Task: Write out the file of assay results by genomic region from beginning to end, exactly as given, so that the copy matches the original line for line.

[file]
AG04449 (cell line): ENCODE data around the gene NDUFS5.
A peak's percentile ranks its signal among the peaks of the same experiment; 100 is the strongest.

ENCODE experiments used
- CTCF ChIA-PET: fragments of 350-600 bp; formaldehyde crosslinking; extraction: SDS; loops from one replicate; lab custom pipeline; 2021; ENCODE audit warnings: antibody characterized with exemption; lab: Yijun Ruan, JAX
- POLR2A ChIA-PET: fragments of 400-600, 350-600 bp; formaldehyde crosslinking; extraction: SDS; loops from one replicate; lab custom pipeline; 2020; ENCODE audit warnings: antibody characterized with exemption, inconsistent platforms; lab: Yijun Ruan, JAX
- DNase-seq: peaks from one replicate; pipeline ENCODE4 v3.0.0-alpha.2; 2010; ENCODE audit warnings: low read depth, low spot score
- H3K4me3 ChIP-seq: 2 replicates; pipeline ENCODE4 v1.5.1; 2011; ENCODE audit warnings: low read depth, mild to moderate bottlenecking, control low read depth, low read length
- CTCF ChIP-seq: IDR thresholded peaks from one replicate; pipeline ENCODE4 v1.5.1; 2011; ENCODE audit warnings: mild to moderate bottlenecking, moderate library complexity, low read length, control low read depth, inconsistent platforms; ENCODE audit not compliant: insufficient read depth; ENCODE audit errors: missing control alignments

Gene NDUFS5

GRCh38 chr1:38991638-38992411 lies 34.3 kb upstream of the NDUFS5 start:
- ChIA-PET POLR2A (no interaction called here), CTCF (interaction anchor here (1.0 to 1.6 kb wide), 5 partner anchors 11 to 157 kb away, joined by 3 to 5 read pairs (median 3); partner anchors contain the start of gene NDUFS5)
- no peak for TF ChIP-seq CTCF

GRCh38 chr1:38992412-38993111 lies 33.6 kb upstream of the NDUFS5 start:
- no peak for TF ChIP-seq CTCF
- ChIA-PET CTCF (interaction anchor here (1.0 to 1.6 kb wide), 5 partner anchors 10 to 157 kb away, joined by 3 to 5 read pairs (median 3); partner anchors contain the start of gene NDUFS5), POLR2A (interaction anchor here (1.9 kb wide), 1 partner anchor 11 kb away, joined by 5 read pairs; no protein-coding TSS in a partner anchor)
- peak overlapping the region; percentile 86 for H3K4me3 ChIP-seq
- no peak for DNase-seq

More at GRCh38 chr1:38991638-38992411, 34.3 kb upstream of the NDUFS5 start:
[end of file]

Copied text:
AG04449 (cell line): ENCODE data around the gene NDUFS5.
A peak's percentile ranks its signal among the peaks of the same experiment; 100 is the strongest.

ENCODE experiments used
- CTCF ChIA-PET: fragments of 350-600 bp; formaldehyde crosslinking; extraction: SDS; loops from one replicate; lab custom pipeline; 2021; ENCODE audit warnings: antibody characterized with exemption; lab: Yijun Ruan, JAX
- POLR2A ChIA-PET: fragments of 400-600, 350-600 bp; formaldehyde crosslinking; extraction: SDS; loops from one replicate; lab custom pipeline; 2020; ENCODE audit warnings: antibody characterized with exemption, inconsistent platforms; lab: Yijun Ruan, JAX
- DNase-seq: peaks from one replicate; pipeline ENCODE4 v3.0.0-alpha.2; 2010; ENCODE audit warnings: low read depth, low spot score
- H3K4me3 ChIP-seq: 2 replicates; pipeline ENCODE4 v1.5.1; 2011; ENCODE audit warnings: low read depth, mild to moderate bottlenecking, control low read depth, low read length
- CTCF ChIP-seq: IDR thresholded peaks from one replicate; pipeline ENCODE4 v1.5.1; 2011; ENCODE audit warnings: mild to moderate bottlenecking, moderate library complexity, low read length, control low read depth, inconsistent platforms; ENCODE audit not compliant: insufficient read depth; ENCODE audit errors: missing control alignments

Gene NDUFS5

GRCh38 chr1:38991638-38992411 lies 34.3 kb upstream of the NDUFS5 start:
- ChIA-PET POLR2A (no interaction called here), CTCF (interaction anchor here (1.0 to 1.6 kb wide), 5 partner anchors 11 to 157 kb away, joined by 3 to 5 read pairs (median 3); partner anchors contain the start of gene NDUFS5)
- no peak for TF ChIP-seq CTCF

GRCh38 chr1:38992412-38993111 lies 33.6 kb upstream of the NDUFS5 start:
- no peak for TF ChIP-seq CTCF
- ChIA-PET CTCF (interaction anchor here (1.0 to 1.6 kb wide), 5 partner anchors 10 to 157 kb away, joined by 3 to 5 read pairs (median 3); partner anchors contain the start of gene NDUFS5), POLR2A (interaction anchor here (1.9 kb wide), 1 partner anchor 11 kb away, joined by 5 read pairs; no protein-coding TSS in a partner anchor)
- peak overlapping the region; percentile 86 for H3K4me3 ChIP-seq
- no peak for DNase-seq

More at GRCh38 chr1:38991638-38992411, 34.3 kb upstream of the NDUFS5 start: